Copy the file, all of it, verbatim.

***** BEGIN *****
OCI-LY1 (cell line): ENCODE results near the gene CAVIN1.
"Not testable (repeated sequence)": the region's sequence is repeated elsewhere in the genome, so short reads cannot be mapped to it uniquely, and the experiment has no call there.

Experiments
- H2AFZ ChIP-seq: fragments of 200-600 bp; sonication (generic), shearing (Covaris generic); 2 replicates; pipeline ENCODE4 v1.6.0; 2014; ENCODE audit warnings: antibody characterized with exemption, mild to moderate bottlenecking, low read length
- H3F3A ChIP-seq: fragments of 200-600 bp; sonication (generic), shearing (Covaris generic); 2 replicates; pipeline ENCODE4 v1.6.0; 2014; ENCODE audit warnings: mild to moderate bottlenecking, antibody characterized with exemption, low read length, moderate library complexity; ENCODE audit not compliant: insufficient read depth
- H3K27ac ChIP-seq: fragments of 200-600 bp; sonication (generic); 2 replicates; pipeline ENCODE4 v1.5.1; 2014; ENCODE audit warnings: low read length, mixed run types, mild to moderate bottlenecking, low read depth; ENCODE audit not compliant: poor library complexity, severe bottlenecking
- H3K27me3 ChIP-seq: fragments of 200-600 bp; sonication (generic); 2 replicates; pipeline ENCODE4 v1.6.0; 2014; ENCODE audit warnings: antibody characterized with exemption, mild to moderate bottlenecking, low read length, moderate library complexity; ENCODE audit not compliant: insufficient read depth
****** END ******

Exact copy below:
OCI-LY1 (cell line): ENCODE results near the gene CAVIN1.
"Not testable (repeated sequence)": the region's sequence is repeated elsewhere in the genome, so short reads cannot be mapped to it uniquely, and the experiment has no call there.

Experiments
- H2AFZ ChIP-seq: fragments of 200-600 bp; sonication (generic), shearing (Covaris generic); 2 replicates; pipeline ENCODE4 v1.6.0; 2014; ENCODE audit warnings: antibody characterized with exemption, mild to moderate bottlenecking, low read length
- H3F3A ChIP-seq: fragments of 200-600 bp; sonication (generic), shearing (Covaris generic); 2 replicates; pipeline ENCODE4 v1.6.0; 2014; ENCODE audit warnings: mild to moderate bottlenecking, antibody characterized with exemption, low read length, moderate library complexity; ENCODE audit not compliant: insufficient read depth
- H3K27ac ChIP-seq: fragments of 200-600 bp; sonication (generic); 2 replicates; pipeline ENCODE4 v1.5.1; 2014; ENCODE audit warnings: low read length, mixed run types, mild to moderate bottlenecking, low read depth; ENCODE audit not compliant: poor library complexity, severe bottlenecking
- H3K27me3 ChIP-seq: fragments of 200-600 bp; sonication (generic); 2 replicates; pipeline ENCODE4 v1.6.0; 2014; ENCODE audit warnings: antibody characterized with exemption, mild to moderate bottlenecking, low read length, moderate library complexity; ENCODE audit not compliant: insufficient read depth